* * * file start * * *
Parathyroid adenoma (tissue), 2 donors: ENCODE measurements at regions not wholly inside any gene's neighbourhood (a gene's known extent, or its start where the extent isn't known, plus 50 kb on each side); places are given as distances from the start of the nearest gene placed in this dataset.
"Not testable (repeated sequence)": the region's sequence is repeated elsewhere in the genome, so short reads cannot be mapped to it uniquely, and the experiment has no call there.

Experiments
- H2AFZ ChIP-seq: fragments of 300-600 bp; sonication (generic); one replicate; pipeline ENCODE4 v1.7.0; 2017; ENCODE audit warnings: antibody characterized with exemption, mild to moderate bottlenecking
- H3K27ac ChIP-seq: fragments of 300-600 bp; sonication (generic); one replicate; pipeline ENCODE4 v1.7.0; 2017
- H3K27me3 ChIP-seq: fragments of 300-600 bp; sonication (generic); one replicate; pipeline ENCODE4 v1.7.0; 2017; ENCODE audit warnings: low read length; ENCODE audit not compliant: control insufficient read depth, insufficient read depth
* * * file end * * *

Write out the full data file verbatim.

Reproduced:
Parathyroid adenoma (tissue), 2 donors: ENCODE measurements at regions not wholly inside any gene's neighbourhood (a gene's known extent, or its start where the extent isn't known, plus 50 kb on each side); places are given as distances from the start of the nearest gene placed in this dataset.
"Not testable (repeated sequence)": the region's sequence is repeated elsewhere in the genome, so short reads cannot be mapped to it uniquely, and the experiment has no call there.

Experiments
- H2AFZ ChIP-seq: fragments of 300-600 bp; sonication (generic); one replicate; pipeline ENCODE4 v1.7.0; 2017; ENCODE audit warnings: antibody characterized with exemption, mild to moderate bottlenecking
- H3K27ac ChIP-seq: fragments of 300-600 bp; sonication (generic); one replicate; pipeline ENCODE4 v1.7.0; 2017
- H3K27me3 ChIP-seq: fragments of 300-600 bp; sonication (generic); one replicate; pipeline ENCODE4 v1.7.0; 2017; ENCODE audit warnings: low read length; ENCODE audit not compliant: control insufficient read depth, insufficient read depth